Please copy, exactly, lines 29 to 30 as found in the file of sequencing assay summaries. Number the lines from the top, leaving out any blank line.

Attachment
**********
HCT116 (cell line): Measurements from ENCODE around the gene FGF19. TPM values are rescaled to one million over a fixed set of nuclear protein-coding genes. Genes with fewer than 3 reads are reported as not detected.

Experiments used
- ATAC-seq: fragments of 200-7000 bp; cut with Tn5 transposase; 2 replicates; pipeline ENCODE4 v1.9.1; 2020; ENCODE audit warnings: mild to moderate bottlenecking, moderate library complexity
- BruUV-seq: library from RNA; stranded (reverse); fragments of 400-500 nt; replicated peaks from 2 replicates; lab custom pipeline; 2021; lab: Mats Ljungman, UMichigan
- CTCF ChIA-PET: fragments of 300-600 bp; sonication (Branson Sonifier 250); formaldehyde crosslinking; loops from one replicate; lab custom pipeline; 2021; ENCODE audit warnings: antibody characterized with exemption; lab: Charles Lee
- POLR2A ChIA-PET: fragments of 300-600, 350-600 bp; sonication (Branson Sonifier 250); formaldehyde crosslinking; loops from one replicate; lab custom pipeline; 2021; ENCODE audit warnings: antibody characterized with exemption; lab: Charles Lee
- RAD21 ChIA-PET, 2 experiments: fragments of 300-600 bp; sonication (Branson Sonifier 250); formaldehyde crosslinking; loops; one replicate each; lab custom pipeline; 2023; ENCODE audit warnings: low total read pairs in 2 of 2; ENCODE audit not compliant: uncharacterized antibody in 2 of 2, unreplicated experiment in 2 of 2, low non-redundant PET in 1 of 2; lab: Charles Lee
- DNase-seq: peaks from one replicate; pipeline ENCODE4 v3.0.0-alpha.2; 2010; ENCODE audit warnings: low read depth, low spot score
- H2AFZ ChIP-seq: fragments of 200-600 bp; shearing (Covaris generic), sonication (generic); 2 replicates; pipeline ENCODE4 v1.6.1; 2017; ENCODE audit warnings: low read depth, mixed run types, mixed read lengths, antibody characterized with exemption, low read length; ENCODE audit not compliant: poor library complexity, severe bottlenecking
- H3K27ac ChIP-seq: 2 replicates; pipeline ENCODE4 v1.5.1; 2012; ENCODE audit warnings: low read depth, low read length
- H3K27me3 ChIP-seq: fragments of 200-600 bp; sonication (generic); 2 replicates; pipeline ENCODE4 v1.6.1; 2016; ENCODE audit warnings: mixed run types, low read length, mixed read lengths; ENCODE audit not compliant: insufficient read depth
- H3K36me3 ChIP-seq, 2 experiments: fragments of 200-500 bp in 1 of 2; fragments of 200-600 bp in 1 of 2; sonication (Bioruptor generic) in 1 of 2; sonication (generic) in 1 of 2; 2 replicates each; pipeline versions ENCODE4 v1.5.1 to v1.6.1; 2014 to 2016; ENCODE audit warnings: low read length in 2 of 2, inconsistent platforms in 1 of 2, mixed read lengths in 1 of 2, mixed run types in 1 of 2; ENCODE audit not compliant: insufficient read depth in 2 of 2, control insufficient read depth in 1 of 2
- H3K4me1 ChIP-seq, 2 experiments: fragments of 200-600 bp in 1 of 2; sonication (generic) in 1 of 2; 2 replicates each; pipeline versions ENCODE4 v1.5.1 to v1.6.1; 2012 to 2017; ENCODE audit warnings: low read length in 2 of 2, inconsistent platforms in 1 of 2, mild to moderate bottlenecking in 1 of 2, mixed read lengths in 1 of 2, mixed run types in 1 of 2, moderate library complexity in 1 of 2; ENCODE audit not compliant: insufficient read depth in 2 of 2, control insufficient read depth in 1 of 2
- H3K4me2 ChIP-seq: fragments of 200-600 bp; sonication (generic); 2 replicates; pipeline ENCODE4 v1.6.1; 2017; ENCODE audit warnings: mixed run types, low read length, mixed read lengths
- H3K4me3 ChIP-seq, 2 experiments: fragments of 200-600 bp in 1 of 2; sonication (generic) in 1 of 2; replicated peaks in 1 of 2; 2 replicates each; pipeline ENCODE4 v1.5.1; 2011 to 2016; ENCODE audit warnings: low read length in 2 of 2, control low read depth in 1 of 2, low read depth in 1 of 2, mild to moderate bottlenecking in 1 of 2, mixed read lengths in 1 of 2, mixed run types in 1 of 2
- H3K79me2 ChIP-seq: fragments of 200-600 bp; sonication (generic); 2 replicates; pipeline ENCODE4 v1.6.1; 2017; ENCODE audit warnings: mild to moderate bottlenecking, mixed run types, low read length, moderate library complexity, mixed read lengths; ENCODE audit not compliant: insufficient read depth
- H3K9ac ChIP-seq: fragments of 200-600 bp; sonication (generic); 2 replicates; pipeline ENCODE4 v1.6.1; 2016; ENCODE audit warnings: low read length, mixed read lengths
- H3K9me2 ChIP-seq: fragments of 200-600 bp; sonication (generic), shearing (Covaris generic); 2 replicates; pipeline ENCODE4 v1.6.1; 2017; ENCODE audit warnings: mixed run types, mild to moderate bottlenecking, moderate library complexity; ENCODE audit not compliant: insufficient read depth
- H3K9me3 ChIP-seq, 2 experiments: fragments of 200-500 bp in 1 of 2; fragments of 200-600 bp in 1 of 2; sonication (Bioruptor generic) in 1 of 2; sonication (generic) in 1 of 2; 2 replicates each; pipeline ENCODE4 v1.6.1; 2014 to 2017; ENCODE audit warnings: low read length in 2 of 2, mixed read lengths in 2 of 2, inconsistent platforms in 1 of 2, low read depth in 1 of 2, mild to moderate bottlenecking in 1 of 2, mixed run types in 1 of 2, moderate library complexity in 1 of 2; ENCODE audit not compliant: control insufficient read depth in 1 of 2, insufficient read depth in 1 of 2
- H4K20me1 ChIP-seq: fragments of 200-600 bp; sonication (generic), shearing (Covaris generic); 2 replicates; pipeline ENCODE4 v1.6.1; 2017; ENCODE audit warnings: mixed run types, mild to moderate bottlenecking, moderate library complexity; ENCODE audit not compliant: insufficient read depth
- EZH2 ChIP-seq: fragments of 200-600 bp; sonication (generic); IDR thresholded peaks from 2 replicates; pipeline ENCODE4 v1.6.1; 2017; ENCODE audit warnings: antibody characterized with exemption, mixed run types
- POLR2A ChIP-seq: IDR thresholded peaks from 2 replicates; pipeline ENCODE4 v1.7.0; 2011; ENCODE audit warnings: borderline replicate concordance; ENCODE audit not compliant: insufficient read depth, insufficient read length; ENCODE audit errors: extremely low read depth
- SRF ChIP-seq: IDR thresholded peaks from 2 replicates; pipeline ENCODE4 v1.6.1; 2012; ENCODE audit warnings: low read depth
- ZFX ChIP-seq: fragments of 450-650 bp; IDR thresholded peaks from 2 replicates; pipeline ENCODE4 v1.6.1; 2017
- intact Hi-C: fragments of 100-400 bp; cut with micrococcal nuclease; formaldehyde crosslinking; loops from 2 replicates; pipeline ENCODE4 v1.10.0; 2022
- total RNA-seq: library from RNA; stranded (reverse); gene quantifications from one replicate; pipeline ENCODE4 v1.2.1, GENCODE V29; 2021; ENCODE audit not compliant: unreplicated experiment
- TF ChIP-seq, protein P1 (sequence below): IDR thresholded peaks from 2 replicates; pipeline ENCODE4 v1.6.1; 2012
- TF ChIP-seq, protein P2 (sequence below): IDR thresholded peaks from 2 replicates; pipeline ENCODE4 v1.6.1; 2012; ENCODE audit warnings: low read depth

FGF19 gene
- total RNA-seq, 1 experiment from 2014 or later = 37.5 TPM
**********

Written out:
FGF19 gene
- total RNA-seq, 1 experiment from 2014 or later = 37.5 TPM